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Broadsheet seeks Rs277m in new case against NAB

September 19, 2021
Broadsheet seeks Rs277m in new case against NAB

LONDON: After getting paid £920,000 (Rs212 million) on 17 August 2021 through a London High Court order and receiving an estimated $30 million (Rs5 billion) from Pakistan, the Broadsheet LLC has started a new claim asking the National Accountability Bureau (NAB) and Pakistan government to pay around £1.2 million (Rs277 million) in legal fees and disbursements in seeking to take enforcement action from courts against the defendants Republic of Pakistan and NAB.

A source at the United National Bank London said that it transferred £920,000 to Broadsheet on 17 August but now the Broadsheet has written to NAB, seeking to “recover” a sum of £1,113,261.43 for legal fees and £61,497.40 for disbursements.

This correspondent has seen the latest letter sent by Broadsheet’s lawyers at Crowell & Moring to Broadsheet - through Pakistan’s lawyers at Allen and Overy here - in which Pakistan has been told that these sums are towards “full credit for the legal fees and disbursements which have already been subjected to summary assessment by the court and paid” and have been “incurred in seeking to take enforcement action” the Pakistan authorities.

The Broadsheet’s lawyers argue that the amount of £1.2 million is owed by Pakistan as a “consequence” of NAB’s failure to satisfy first the Arbitration Awards and then the High Court Orders as a substantial amount of work has been undertaken to enforce those orders - the costs of which Broadsheet now looks to Pakistan to pay. The lawyers said that these costs are being demanded due to the “inaction and conduct” of NAB’s lawyers and NAB.

The letter, which has been received in Islamabad at the NAB headquarters, says that these amounts were incurred as Broadsheet was required to explore a number of “alternative actions for enforcement”.

The letter to NAB’s lawyer says: “Your clients have been slow to respond causing unnecessary delay and despite numerous assurances that they would pay, failed to action payment. This led to our client seeking to enforce payment through the Third-Party Debt Orders, which your client also failed to engage with. Given your client’s lack of response, our client had no choice but to also consider alternative means of enforcement and such action was completely vindicated when you client eventually engaged with the Third Party Debt Order (for the very first time at the hearing itself in December 2020) to oppose the application on grounds of State Immunity.”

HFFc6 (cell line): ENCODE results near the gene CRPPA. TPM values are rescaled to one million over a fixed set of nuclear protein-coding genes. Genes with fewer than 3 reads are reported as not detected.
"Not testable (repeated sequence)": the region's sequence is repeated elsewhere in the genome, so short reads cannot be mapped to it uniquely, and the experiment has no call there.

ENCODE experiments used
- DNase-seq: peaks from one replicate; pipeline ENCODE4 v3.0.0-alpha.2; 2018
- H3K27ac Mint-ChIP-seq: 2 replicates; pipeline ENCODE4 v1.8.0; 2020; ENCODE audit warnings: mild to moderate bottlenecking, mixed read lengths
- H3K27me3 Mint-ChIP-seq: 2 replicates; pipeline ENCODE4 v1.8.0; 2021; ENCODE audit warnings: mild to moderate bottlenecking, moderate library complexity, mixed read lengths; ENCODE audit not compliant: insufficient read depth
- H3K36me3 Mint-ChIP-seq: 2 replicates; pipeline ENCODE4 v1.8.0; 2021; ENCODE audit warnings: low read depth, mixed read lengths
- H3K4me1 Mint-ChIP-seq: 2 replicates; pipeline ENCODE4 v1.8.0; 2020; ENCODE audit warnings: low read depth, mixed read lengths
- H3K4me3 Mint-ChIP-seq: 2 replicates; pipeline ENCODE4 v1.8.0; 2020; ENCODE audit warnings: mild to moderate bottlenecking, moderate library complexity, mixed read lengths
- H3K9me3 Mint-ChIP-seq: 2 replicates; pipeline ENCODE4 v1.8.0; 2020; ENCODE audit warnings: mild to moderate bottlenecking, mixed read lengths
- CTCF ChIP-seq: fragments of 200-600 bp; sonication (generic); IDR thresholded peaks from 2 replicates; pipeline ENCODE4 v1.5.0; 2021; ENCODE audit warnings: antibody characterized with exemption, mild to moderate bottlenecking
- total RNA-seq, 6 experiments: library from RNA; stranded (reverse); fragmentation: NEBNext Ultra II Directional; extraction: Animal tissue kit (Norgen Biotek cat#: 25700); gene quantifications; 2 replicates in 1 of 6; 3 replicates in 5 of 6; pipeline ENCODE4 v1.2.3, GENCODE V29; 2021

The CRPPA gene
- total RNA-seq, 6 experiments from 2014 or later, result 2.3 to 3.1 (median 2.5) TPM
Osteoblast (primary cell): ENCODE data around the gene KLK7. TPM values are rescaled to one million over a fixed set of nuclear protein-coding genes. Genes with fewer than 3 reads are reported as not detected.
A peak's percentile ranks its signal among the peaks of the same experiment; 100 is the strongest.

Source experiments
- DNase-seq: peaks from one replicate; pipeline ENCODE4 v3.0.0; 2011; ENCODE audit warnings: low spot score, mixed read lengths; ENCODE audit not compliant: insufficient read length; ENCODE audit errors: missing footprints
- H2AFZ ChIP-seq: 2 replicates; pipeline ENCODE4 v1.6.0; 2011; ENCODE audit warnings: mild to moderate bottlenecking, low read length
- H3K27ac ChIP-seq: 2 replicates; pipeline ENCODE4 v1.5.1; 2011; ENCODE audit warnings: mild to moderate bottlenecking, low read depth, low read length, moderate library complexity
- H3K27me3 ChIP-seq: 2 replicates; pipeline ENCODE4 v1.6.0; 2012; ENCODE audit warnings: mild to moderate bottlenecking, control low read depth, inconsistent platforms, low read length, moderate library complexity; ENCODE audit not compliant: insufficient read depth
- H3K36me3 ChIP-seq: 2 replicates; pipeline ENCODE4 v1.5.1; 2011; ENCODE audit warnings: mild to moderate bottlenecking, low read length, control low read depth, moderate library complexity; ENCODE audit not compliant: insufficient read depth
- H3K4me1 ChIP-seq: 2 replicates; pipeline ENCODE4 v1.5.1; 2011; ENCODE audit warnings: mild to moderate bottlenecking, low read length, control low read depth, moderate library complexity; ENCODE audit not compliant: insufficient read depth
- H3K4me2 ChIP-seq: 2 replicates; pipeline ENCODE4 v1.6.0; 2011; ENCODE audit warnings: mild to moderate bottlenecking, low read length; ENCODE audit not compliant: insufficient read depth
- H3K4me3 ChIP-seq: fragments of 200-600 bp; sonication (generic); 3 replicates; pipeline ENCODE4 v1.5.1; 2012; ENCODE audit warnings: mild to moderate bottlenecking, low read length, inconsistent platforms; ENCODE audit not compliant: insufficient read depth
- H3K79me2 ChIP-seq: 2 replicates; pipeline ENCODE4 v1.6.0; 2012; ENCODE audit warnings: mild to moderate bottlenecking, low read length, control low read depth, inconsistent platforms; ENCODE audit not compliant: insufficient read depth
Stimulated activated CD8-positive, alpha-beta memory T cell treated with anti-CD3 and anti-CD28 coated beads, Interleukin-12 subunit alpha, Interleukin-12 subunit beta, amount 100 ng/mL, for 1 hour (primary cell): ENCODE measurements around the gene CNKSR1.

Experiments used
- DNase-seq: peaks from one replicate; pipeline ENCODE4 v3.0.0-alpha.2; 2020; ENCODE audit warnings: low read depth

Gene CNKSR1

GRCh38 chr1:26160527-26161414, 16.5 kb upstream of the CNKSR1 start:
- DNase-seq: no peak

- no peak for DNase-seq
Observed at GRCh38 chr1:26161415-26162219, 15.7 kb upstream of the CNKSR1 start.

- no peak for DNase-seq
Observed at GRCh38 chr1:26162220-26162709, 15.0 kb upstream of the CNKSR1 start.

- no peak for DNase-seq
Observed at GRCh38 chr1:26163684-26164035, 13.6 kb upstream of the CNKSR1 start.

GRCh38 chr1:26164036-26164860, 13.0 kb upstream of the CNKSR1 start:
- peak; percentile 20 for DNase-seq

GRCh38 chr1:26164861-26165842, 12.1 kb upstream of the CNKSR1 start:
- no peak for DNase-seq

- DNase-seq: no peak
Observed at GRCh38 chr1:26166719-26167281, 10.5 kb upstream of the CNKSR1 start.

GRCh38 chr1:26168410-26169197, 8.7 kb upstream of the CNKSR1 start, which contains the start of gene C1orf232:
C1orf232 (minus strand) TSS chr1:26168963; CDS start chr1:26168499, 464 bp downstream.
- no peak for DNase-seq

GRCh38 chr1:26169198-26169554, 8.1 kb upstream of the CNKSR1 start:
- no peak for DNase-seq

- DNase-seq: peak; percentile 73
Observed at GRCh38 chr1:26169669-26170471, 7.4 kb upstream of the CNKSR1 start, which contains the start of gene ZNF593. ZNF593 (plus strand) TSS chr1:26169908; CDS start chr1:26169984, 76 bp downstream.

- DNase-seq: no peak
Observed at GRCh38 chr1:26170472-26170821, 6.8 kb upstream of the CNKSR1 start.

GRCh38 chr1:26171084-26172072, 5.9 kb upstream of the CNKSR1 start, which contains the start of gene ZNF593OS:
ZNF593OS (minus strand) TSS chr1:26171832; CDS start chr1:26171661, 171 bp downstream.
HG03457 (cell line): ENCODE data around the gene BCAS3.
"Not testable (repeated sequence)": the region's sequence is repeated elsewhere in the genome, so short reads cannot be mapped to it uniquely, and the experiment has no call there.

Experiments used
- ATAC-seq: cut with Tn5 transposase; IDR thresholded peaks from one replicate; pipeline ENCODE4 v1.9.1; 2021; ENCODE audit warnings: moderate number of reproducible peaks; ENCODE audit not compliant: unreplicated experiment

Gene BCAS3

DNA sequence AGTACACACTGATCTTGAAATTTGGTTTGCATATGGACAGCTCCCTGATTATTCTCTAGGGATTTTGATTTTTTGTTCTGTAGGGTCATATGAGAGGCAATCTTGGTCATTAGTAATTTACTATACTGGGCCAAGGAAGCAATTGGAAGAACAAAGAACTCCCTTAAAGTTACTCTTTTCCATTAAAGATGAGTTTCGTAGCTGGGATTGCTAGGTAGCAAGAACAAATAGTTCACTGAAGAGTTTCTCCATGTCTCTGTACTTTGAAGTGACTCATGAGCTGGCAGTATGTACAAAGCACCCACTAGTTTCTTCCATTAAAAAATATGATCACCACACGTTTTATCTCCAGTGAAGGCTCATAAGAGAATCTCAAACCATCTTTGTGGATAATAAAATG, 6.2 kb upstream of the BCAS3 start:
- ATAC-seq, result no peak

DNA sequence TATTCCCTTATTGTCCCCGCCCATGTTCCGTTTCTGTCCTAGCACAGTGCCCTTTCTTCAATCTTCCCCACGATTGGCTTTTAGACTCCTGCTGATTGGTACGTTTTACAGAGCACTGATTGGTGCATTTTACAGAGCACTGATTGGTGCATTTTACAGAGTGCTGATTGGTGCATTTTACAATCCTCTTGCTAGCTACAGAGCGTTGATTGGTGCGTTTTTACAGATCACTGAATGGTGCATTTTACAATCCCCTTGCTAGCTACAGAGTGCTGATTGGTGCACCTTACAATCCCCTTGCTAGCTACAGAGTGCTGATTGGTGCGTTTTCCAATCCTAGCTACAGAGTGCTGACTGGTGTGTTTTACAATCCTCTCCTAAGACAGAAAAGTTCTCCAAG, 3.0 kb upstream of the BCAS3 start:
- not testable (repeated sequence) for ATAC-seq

The letter sets out that the Final Quantum and Costs Awards date back to 2019 but enforcement proceedings continued for just short of two years but NAB failed to engage with Broadsheet’s lawyers and showed no interest in seeking an amicable resolution.

“It seems to our client that your client’s conduct falls well short of that expected by a sovereign state and that conduct has added very considerably to the costs that our client must meet,” says the letter.

Broadsheet’s lawyers have also held NAB’s London lawyers responsible for contributing towards the increase of costs for Broadsheet.

In seeking £1.2 million, Broadsheet has written to NAB’s lawyers: “The conduct of both you and your client in failing to deal with the concerns raised by our client and take or communicate instructions promptly has undoubtedly led to further inter-party correspondence. This has increased costs for our client.”

Broadsheet’s CEO Kaveh Moussavi, when contacted, confirmed that Broadsheet’s lawyers have invited the Pakistan government to discuss how this matter can be resolved.

“If not amicably resolved, we will be issuing proceedings at the end of this month and there will be more costs on top of what Broadsheet is seeking,” he said.

The Broadsheet LLC was hired by Pakistan more than two decades ago to trace assets belonging to former prime minister Nawaz Sharif and his family members, as well as several other politicians and businessmen including Asif Ali Zardari and Benazir Bhutto.

Pakistan broke the contract in violation of the agreement it had signed and the case has so far cost Pakistan close to $65 million in legal fees and awards after Kaveh Moussavi, who beneficially owns Broadsheet, brought the case before sole arbitrator Sir Anthony Evans QC under the rules of the Chartered Institute of Arbitrators.

The arbitration judge found that Pakistan had conspired to criminally defraud Broadsheet Isle of Man. The Broadsheet LLC’s lawyers convinced London High Court to seize Pakistan’s assets at THE UBL in December 2020. Since then Broadsheet has made further claims over the remaining sums, interests and costs.

The Broadsheet controversy raged for several months after Pakistan lost the case and then several scandalous stories involving Kaveh Moussavi, Germany based Anjum Dar, Shahzad Akbar, Daily Mail reporter David Rose, Dr Pucks and Zafar Ali QC made rounds. Kaveh Moussavi had alleged that Anjum Dar wanted a cut if he could get the payment made from Pakistan. Evidence showed that Anjum Dar held two meetings with Kaveh Moussavi in Germany and the UK and sought commission from him.

So far, the Broadsheet case has cost Pakistan over $65 million in total: of this amount, Broadsheet has received around £30 million while an estimated $25 million has been paid to NAB’s London lawyers and NAB’s Pakistan legal team expense on the case stands at over $5 million.

So far, the Broadsheet case has cost Pakistan over $65 million in total: of this amount, Broadsheet has received around £30 million while an estimated $25 million has been paid to NAB’s London lawyers and NAB’s Pakistan legal team expense on the case stands at over $5 million.